The health and social care practitioner works in diverse environments, including the homes of clients, hospitals, community day care and residential and nursing homes. He or she manages health, physical and psychosocial well-being, support of growth and development, caring and rehabilitation.

From accurately assessing the needs of clients through to building client relationships and delivering exceptional care for clients in a range of circumstances, every interaction matters and mistakes could have a serious, life threatening impact.

With the increasing international mobility of people the health and social care practitioner faces rapidly expanding opportunities and challenges. For the talented assistant there are many international opportunities; however these carry with them the need to understand and work with diverse cultures and systems/regulations. The diversity of skills associated with health and social care is therefore likely to expand.

 

Hotel Receptioning

 

Travel and tourism plays an important role in social and economic growth throughout Europe.

The role of Hotel Receptionist is key to every hotel establishment. At the hotel’s reception area guests receive their first impression of the hotel and therefore of their probable hotel experience. This is where the primary communication with the hotel staff is established. The quality, courtesy and promptness of service can make a great difference, positively or negatively, to the guest’s relationship with the hotel and their satisfaction during their stay. This in turn affects the hotel’s reputation and repeat business. The Hotel Receptionist works mainly in the hotel’s front office.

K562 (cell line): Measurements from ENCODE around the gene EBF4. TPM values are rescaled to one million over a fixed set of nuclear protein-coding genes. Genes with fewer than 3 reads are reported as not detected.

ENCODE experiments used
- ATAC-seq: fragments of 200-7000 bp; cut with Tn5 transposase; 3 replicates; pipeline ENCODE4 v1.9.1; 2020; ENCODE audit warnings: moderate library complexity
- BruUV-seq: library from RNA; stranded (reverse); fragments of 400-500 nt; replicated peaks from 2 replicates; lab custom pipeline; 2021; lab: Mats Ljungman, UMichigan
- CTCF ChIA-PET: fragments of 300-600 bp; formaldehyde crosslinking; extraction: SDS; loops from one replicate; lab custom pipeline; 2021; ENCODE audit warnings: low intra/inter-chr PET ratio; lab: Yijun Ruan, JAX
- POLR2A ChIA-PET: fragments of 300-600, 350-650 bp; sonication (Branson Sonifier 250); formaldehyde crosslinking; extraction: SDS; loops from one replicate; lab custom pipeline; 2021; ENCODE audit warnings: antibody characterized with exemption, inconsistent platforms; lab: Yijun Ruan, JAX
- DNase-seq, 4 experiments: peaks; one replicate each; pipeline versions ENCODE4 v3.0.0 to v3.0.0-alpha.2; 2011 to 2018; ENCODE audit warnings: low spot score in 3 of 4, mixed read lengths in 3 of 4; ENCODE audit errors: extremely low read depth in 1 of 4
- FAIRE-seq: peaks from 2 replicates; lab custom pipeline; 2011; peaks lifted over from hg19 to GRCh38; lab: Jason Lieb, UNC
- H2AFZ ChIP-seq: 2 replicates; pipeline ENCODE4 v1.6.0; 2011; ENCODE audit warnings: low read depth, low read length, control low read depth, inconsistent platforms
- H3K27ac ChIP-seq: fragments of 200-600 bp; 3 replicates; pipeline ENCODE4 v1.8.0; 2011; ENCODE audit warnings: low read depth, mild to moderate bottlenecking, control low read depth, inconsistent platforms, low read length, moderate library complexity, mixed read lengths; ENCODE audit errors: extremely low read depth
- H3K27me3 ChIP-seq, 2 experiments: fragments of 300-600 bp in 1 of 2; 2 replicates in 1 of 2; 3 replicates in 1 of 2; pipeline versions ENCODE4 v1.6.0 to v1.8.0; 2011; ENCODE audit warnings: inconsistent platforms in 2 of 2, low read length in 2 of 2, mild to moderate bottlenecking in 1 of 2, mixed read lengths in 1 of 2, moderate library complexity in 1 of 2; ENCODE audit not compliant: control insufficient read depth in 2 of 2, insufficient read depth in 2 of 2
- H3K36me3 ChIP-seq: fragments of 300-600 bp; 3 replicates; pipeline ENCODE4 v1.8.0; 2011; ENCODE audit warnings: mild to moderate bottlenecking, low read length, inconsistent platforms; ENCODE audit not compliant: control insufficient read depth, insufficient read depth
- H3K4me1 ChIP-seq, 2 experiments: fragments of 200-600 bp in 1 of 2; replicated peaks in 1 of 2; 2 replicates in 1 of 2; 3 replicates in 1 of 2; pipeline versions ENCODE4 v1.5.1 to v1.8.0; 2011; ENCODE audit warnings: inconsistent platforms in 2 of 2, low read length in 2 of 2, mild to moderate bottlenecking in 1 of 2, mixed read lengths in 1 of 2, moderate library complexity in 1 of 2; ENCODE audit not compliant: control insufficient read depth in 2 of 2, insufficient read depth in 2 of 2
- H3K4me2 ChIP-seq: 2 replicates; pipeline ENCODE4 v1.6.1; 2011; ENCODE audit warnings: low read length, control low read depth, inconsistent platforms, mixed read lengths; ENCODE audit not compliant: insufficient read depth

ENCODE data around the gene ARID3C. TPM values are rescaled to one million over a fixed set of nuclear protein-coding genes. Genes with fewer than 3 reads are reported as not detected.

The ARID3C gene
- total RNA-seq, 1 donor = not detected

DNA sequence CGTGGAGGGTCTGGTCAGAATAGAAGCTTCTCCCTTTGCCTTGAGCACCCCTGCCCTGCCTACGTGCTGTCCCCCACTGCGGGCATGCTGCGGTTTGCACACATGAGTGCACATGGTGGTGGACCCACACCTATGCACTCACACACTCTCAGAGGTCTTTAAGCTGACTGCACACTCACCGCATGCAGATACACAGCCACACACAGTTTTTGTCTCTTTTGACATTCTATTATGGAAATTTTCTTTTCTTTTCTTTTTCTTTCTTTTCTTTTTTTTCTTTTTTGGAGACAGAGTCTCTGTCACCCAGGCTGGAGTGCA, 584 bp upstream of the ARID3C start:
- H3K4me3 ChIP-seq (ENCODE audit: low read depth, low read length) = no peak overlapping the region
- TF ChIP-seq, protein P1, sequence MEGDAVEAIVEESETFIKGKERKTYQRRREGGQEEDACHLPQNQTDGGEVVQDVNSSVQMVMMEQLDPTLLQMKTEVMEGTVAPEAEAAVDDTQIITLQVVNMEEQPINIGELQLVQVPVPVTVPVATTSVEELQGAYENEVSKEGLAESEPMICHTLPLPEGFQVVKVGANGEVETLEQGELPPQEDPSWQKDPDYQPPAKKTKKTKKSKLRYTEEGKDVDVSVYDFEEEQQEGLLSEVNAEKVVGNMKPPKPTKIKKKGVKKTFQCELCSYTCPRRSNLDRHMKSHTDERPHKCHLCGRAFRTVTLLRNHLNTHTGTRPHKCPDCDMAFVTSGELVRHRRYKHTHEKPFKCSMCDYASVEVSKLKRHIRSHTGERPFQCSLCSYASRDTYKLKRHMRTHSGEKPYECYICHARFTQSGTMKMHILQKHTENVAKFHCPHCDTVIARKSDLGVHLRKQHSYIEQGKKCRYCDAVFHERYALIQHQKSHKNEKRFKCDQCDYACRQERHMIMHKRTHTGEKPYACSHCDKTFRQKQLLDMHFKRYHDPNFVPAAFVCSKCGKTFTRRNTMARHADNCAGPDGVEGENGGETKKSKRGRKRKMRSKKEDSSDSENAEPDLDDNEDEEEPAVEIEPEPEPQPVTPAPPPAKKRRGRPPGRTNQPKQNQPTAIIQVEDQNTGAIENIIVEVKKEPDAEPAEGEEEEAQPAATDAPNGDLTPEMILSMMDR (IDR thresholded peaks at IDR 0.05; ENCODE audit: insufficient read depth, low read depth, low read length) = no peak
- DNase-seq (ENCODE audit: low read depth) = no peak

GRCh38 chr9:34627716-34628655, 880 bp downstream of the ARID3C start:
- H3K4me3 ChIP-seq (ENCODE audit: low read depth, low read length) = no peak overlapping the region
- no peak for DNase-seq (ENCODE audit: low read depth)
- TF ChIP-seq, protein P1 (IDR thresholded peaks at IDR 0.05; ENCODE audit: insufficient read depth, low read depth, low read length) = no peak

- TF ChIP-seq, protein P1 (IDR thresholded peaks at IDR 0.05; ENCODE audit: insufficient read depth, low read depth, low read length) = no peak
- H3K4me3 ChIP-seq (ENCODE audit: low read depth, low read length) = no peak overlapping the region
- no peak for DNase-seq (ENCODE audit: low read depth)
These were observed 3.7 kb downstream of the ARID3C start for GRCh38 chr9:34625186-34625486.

Hotel receptionists need to use a wide range of skills continuously. These may include knowledge of local and general tourism information, good verbal and written English, computer literacy, good manners and conduct and grooming, excellent communication and social skills, problem solving, competence with figures and cash handling, and the application of procedures for reservations, reception, guest services and check out.

 

 

Restaurant Service

 

The restaurant service practitioner provides high quality food and drink service to guests. A food service practitioner generally works in the commercial sector, offering a range of services to customers. The practitioner is likely to work in a hotel or restaurant. However, the size, nature and quality of these establishments can vary enormously from internationally renowned hotel chains to smaller, privately-owned, more intimate restaurants. The quality and level of service provided and expected by guests will also vary. The styles of service will be dependent on the targeted customer and can range from simple self-service operations to elaborate service styles where dishes can be prepared at the guests’ table. In its more elaborate form, food and drink service can be likened to a form of theatre.

High quality food and drink service requires the practitioner to have extensive knowledge of international cuisine, beverages and wines. They must have a complete command of accepted serving rules and must know the preparation of speciality dishes and drinks at the guests’ table or in the bar. The food server is the most important person in attending to the guests and providing the meal experience. Skill and resourcefulness, good manners, excellent interaction with guests, aplomb, excellent personal and food hygiene practices, smart appearance and practical ability are all essential. A wide range of specialist tools and materials will be used for the service of specialist dishes, drinks and wines. The practitioner will be familiar with their use in addition to the more usual pieces of equipment that are found in most dining situations.

Irrespective of the working environment, excellent communication and customer care skills are universal attributes of the outstanding practitioner

 

Bakery

Demonstration Skill

 

 

 

 

Chemical Lab Technician

Demonstration Skill

 

 

 

 

Social